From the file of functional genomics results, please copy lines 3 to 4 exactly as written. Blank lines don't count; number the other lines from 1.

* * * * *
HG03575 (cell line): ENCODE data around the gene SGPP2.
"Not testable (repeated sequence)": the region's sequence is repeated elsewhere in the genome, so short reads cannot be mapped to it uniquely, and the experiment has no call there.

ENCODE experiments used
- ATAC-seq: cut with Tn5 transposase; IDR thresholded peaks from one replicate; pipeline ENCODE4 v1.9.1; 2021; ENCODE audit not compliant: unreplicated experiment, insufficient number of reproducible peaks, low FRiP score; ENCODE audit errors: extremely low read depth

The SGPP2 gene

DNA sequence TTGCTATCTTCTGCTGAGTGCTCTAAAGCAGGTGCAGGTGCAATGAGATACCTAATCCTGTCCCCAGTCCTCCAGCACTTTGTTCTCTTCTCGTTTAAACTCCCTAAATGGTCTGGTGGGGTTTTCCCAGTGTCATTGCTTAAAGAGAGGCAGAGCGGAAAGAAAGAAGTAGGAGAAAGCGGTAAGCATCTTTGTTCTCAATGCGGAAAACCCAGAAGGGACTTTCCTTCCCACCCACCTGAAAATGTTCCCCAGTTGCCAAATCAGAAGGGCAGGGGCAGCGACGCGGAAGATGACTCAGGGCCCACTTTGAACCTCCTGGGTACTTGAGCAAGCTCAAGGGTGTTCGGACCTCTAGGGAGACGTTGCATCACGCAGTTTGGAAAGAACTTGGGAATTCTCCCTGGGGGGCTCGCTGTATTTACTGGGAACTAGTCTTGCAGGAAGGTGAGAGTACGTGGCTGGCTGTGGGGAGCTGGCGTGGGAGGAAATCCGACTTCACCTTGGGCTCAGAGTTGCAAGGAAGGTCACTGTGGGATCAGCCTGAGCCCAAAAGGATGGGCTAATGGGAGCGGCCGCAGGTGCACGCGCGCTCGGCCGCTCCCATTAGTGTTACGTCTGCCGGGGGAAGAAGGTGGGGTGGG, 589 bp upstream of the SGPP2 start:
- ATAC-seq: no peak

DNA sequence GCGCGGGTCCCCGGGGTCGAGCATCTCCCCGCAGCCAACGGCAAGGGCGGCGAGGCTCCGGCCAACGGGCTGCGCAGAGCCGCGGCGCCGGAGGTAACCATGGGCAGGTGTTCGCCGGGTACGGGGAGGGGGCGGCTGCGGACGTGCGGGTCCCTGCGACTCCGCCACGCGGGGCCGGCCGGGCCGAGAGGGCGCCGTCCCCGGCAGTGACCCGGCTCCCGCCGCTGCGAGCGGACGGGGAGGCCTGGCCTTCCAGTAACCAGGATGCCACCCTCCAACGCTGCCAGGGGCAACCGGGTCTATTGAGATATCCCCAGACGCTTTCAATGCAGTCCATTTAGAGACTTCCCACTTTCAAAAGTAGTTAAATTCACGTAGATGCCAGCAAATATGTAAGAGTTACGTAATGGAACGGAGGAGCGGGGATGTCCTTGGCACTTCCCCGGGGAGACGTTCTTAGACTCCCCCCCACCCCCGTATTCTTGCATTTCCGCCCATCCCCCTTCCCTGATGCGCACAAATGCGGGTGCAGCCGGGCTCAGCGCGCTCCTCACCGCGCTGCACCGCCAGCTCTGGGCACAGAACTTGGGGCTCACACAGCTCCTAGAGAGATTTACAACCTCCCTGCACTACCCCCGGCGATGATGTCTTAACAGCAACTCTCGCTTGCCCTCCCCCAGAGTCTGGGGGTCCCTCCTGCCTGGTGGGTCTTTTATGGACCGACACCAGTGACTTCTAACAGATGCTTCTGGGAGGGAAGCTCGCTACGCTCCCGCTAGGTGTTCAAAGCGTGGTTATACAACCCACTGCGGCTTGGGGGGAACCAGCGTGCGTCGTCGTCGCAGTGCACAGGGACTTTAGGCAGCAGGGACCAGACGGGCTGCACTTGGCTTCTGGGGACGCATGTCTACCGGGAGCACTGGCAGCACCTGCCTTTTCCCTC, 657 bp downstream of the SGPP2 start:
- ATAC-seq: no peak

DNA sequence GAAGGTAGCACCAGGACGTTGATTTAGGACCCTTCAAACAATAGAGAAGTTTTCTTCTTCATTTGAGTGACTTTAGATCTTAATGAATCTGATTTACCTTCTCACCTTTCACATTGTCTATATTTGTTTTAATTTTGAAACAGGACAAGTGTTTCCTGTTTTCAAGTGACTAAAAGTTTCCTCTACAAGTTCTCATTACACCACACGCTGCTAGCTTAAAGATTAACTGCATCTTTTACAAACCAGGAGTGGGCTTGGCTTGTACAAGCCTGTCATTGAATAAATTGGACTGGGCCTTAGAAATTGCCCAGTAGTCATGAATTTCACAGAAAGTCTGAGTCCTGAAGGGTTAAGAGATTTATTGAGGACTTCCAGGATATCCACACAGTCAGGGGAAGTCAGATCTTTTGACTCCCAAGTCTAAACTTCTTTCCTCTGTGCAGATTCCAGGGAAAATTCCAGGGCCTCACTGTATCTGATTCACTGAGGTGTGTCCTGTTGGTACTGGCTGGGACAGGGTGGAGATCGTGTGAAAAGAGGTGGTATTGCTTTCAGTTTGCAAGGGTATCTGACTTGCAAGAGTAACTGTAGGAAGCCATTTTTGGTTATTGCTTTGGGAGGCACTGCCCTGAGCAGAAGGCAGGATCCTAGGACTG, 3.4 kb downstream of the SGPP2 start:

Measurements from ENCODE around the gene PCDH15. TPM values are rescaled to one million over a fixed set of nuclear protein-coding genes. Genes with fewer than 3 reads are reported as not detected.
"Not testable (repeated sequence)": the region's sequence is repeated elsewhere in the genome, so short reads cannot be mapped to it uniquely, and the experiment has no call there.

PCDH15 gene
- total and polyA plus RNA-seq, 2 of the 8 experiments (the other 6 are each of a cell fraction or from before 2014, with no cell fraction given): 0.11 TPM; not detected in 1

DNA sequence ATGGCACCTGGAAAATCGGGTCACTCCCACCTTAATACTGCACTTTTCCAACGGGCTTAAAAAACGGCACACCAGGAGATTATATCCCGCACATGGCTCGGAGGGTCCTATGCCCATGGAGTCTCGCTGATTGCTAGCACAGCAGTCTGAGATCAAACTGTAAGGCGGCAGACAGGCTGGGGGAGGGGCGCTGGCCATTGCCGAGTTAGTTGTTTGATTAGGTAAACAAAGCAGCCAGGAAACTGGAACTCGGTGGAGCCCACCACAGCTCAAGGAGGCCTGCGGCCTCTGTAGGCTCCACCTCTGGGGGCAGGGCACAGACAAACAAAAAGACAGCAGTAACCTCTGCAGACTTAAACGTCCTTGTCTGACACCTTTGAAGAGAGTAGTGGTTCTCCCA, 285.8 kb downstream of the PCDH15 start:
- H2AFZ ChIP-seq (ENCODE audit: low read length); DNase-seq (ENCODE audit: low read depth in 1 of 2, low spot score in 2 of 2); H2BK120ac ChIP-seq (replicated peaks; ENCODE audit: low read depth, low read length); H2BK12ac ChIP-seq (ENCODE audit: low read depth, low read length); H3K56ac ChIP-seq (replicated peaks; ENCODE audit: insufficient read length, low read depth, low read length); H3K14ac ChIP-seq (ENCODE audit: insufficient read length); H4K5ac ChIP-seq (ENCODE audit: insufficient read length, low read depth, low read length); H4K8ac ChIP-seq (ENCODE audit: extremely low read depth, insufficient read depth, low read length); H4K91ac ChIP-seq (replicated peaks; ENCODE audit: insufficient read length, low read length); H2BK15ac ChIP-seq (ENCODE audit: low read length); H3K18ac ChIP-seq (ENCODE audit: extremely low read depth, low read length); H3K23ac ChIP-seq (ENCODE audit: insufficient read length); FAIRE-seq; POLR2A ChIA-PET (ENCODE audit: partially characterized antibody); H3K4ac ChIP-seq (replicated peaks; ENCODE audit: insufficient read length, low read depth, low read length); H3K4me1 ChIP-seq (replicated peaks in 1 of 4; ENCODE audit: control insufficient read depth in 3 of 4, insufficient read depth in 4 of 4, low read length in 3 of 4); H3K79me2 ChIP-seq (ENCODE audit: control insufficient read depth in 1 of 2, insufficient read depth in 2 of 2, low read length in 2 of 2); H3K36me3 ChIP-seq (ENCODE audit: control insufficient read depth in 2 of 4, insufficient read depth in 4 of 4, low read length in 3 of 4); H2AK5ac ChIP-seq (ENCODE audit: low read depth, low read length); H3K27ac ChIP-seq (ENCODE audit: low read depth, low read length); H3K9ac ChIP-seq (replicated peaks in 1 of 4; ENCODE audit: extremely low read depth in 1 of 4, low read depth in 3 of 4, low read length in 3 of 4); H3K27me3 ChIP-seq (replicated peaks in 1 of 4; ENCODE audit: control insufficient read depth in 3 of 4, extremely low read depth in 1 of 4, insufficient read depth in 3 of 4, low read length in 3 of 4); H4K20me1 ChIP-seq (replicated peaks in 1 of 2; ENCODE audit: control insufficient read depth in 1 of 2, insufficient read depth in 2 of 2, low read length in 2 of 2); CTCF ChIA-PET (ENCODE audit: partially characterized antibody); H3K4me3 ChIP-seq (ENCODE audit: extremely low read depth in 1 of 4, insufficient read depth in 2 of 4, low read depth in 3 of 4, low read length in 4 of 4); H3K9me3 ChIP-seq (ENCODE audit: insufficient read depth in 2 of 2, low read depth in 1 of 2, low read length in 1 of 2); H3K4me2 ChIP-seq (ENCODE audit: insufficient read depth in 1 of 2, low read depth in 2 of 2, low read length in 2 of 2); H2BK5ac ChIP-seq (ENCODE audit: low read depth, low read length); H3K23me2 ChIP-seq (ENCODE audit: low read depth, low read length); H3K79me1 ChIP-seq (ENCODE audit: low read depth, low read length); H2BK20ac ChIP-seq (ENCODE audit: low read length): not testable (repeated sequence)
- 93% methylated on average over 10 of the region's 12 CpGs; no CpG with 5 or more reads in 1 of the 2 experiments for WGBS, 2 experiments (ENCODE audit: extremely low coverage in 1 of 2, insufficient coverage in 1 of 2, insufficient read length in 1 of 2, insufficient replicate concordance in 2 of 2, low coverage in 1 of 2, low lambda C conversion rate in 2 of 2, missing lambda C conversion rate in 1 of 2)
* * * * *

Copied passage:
ENCODE experiments used
- ATAC-seq: cut with Tn5 transposase; IDR thresholded peaks from one replicate; pipeline ENCODE4 v1.9.1; 2021; ENCODE audit not compliant: unreplicated experiment, insufficient number of reproducible peaks, low FRiP score; ENCODE audit errors: extremely low read depth